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What does
“Get Brexit Done” really mean?

One thing that unites both Remainers and Leavers is a desire for an end to this nightmare. The bitterness and division that have been stoked by the Brexit debate have not been good for anyone. But it’s just not as simple as that. 

For the last three years, we had a government committed to delivering Brexit, but it ended up with a “deal” that would have left the United Kingdom worse off than under present EU membership arrangements. (FT article 28/11/18

MPs – democratically elected by the people a year after the referendum to represent the best interests of their constituents – understandably therefore declined to give it their approval, so Theresa May was forced to stand down as Prime Minister and was replaced (by Conservative activists) by Boris Johnson. 

He came to office promising to deliver Brexit by October 31 “do or die”. But what does that mean - leaving the EU with a deal even worse than Mrs May's or, indeed, leaving without a deal? The government’s own “Operation Yellowhammer” report has warned that a no-deal Brexit could mean food and medicine shortages, long queues of lorries at Britain’s ports and even civil unrest. (FT article 18/8/19

A 'no deal' Brexit must be avoided at all costs, or Britain faces years – possibly decades - of economic chaos, job losses and even more difficult negotiations with our closest neighbours and biggest trading partners to replace deals we already have in place - with Britain in a weaker bargaining position than ever.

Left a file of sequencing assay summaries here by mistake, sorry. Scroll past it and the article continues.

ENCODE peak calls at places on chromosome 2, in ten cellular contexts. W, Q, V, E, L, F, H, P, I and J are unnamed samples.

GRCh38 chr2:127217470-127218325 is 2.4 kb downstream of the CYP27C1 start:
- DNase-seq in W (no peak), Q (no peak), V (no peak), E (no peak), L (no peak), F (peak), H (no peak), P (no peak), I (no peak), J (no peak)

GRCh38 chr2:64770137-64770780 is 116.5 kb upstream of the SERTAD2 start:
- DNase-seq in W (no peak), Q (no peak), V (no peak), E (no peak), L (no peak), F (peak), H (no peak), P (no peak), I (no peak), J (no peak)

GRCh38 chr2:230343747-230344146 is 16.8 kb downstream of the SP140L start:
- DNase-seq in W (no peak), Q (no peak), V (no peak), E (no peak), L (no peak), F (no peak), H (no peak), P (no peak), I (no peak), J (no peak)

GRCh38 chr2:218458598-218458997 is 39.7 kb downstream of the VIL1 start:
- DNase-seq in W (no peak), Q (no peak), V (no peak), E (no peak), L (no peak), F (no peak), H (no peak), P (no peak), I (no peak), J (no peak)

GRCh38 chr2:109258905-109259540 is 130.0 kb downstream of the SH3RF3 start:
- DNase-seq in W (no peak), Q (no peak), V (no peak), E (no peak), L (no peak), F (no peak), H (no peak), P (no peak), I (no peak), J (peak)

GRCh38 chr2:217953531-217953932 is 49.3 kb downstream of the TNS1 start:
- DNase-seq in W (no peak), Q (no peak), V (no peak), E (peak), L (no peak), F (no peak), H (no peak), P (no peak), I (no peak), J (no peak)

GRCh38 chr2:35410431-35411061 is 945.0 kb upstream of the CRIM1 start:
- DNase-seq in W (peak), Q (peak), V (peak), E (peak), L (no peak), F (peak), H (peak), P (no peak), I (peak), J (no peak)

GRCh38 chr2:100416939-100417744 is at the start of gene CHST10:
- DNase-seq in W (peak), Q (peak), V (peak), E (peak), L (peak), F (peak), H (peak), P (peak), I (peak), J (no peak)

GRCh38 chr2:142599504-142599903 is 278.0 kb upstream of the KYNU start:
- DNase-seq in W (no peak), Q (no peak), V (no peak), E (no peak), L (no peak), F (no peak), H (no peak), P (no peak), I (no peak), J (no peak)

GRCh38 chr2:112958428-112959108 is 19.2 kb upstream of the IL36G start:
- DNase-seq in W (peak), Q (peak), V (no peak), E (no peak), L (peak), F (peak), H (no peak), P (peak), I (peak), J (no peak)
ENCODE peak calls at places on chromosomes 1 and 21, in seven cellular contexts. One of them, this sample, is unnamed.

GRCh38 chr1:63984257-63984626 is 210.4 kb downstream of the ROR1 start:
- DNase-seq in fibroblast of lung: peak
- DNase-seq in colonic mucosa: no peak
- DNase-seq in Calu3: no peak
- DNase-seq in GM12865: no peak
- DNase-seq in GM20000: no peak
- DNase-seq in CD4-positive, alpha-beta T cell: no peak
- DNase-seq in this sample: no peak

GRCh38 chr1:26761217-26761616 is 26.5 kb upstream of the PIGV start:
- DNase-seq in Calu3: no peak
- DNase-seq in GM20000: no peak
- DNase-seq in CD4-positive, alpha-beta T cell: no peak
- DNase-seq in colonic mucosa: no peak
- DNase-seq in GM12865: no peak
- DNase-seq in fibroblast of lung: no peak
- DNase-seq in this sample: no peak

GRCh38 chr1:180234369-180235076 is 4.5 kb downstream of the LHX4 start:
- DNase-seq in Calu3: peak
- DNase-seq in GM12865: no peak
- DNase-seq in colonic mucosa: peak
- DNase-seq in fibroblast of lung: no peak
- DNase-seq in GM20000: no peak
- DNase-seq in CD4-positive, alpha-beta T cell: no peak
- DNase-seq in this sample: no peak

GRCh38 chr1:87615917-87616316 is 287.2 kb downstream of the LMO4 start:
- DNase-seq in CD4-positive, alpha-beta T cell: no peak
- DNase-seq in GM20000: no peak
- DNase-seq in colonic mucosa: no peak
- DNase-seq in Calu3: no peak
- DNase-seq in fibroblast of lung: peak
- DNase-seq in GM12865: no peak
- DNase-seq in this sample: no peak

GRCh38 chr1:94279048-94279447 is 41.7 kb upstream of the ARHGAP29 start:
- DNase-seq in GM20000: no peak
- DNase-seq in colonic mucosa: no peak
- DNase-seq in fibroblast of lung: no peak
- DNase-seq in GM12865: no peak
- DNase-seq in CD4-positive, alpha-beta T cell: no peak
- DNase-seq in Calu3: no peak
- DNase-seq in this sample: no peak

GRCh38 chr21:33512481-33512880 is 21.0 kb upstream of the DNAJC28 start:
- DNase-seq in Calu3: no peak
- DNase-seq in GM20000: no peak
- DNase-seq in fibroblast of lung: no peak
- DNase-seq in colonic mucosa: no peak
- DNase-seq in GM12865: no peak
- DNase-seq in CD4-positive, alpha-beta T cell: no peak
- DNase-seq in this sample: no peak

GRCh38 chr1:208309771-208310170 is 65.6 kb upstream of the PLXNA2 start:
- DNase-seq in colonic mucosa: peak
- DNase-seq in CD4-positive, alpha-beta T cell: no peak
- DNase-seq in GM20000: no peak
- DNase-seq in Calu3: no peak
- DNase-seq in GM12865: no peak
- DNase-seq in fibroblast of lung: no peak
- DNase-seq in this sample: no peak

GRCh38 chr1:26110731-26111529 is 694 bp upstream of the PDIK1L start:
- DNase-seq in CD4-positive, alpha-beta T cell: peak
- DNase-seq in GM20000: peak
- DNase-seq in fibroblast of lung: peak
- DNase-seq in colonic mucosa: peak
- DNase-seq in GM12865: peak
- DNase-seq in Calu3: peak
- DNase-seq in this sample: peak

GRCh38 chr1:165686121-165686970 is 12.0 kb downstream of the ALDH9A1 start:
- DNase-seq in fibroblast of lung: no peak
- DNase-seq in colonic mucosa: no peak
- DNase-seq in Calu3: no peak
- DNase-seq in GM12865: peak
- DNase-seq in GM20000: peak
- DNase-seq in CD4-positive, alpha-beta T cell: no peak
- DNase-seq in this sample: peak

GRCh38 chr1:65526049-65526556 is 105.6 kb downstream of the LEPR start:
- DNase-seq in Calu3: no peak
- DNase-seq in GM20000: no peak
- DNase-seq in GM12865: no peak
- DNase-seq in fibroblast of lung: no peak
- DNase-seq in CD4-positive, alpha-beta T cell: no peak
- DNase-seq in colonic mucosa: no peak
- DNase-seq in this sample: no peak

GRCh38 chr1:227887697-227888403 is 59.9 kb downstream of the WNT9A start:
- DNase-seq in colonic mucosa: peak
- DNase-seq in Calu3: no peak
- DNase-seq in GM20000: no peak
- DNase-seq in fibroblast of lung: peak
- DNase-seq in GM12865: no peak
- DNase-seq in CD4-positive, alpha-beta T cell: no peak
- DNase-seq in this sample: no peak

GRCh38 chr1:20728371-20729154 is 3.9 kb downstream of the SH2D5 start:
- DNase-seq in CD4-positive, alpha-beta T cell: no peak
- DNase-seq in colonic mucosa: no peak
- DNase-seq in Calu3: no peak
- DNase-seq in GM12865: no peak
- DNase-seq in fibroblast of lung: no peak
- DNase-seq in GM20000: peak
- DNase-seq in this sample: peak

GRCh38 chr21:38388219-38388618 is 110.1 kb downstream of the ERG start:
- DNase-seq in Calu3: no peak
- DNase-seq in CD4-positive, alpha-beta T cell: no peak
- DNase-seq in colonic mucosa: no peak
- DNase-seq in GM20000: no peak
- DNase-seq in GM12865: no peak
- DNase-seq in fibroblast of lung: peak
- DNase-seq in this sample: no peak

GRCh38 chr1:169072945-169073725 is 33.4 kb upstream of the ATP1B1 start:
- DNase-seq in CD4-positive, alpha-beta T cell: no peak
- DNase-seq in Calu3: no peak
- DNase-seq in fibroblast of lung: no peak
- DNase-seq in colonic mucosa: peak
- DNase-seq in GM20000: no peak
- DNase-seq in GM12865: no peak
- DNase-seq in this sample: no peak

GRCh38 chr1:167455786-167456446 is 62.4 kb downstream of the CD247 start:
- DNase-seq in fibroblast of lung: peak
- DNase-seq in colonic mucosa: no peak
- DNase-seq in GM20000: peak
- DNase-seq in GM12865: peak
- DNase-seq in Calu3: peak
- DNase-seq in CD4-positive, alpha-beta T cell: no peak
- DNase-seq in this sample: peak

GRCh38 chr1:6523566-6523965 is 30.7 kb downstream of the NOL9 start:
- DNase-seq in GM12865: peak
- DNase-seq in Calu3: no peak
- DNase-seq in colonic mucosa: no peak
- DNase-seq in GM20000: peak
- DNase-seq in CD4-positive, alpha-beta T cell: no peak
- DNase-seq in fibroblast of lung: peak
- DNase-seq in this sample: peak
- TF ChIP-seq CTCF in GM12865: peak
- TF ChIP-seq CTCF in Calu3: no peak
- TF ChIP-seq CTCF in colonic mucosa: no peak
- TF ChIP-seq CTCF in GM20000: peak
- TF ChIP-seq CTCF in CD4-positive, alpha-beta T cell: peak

And even if a new deal is agreed, serious economic problems and constitutional issues remain.

The Johnson government’s latest proposals could still ultimately fail to resolve the most intractable problem thrown up by Brexit: How to preserve the Good Friday Agreement that brought peace to Northern Ireland. That deal is based on an open border between the north and south of Ireland, but that only works because both the UK and the Republic are members of the EU.

Without a totally open border, the prospect is of increased smuggling and criminality - fuelling and funding the currently small-scale dissident terror groups who are waiting for their opportunity.

And that’s not the only threat to the United Kingdom. Scotland, which voted strongly to remain in the EU, will be unhappy with any Brexit deal and the pressures for another independence vote will only increase, with growing support for Scotland leaving the UK.

Trade-wise, we will become locked into endless and desperate economically life-or-death trade negotiations with other nations which may well be as fraught as the current exit negotiations. Indeed, because trade negotiations will determine the levels of employment/unemployment and poverty/prosperity in Britain for years to come, those negotiations could well prove to be as traumatic for the UK public as the recent initial (i.e. purely exit) negotiations have been.

So “getting Brexit done” won't be the end – just the beginning of more upheaval, disrupting people's lives and damaging their livelihoods, living standards and futures for years to come. Better – even if there’s a deal - to call a pause and ask the British people if this is what they really voted for.

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